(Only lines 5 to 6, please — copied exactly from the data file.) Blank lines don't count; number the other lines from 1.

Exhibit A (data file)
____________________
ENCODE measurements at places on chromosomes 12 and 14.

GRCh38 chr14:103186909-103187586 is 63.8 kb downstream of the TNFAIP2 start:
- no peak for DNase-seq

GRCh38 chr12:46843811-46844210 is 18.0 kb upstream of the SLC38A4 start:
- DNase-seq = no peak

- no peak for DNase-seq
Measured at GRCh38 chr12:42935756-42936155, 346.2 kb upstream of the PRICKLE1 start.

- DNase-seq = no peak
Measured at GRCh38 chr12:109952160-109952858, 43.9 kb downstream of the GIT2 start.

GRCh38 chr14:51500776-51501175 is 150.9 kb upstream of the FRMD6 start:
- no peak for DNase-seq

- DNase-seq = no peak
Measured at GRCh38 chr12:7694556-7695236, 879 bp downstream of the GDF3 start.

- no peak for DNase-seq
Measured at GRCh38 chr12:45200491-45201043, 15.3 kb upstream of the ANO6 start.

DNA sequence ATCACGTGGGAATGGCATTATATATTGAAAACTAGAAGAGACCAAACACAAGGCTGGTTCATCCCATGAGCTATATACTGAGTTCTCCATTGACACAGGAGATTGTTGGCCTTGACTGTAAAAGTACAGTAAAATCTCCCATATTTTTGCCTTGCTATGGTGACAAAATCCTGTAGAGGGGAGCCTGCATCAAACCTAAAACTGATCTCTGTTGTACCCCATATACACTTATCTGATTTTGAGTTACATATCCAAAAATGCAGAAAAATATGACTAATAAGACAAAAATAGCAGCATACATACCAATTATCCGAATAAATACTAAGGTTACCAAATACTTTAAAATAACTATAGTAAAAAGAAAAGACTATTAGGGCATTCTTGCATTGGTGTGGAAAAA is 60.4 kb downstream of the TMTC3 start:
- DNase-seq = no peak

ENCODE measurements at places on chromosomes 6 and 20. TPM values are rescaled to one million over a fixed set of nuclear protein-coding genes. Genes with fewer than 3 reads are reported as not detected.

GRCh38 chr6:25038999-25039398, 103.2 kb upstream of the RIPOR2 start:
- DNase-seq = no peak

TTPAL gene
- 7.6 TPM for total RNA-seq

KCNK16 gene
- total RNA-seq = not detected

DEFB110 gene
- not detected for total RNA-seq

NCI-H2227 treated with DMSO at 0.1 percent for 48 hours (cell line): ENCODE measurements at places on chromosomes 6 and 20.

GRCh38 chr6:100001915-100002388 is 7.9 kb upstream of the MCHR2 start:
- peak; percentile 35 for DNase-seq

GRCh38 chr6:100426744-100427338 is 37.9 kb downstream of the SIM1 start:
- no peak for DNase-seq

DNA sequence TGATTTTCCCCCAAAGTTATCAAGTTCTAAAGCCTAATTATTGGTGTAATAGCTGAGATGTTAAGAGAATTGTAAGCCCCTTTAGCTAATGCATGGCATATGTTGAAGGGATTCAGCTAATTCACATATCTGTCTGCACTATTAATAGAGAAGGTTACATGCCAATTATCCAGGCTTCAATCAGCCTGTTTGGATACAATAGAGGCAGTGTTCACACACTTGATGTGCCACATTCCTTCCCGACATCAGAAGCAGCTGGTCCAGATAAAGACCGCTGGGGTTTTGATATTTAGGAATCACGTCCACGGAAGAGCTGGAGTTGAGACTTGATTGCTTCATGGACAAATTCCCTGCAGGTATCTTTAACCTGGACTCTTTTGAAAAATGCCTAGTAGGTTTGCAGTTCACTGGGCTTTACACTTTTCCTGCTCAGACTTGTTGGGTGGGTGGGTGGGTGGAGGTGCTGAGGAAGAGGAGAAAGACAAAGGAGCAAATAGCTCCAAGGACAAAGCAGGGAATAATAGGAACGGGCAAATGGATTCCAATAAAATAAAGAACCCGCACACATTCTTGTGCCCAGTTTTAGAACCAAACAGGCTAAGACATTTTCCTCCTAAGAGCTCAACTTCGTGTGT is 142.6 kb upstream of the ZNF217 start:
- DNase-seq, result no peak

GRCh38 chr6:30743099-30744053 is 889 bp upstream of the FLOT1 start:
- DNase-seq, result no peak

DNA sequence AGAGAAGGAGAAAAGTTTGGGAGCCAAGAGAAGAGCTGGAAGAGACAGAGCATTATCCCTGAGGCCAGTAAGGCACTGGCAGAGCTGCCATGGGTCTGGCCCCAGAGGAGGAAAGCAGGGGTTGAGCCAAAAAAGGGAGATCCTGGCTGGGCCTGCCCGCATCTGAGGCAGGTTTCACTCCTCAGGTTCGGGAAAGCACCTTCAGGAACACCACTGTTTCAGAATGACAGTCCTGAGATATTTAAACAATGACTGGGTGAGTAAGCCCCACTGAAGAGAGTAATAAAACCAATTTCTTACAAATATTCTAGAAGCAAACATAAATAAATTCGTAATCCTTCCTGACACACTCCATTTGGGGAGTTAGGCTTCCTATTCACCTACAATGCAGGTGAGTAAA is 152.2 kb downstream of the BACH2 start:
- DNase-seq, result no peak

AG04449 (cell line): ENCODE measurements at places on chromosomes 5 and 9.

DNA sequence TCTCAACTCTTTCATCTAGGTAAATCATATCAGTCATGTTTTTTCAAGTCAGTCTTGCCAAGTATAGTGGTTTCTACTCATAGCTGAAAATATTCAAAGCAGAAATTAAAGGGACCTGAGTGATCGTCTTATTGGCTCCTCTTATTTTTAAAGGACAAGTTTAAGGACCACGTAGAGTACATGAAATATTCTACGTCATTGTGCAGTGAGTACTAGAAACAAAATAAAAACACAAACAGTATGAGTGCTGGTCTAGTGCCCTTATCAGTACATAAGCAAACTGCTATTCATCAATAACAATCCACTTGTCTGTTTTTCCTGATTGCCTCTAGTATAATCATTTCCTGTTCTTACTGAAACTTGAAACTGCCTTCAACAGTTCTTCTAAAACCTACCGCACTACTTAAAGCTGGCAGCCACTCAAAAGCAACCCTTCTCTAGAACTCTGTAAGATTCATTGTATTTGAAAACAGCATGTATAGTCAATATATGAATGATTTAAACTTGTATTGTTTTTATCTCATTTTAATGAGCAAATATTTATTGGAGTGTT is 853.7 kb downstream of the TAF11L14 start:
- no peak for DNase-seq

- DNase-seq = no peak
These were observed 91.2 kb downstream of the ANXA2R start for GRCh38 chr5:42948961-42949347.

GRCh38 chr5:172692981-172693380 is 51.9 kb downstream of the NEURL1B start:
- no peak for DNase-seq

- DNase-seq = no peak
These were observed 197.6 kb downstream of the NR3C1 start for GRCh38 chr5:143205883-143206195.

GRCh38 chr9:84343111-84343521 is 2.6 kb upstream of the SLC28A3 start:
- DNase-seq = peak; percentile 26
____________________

- DNase-seq = no peak

- no peak for DNase-seq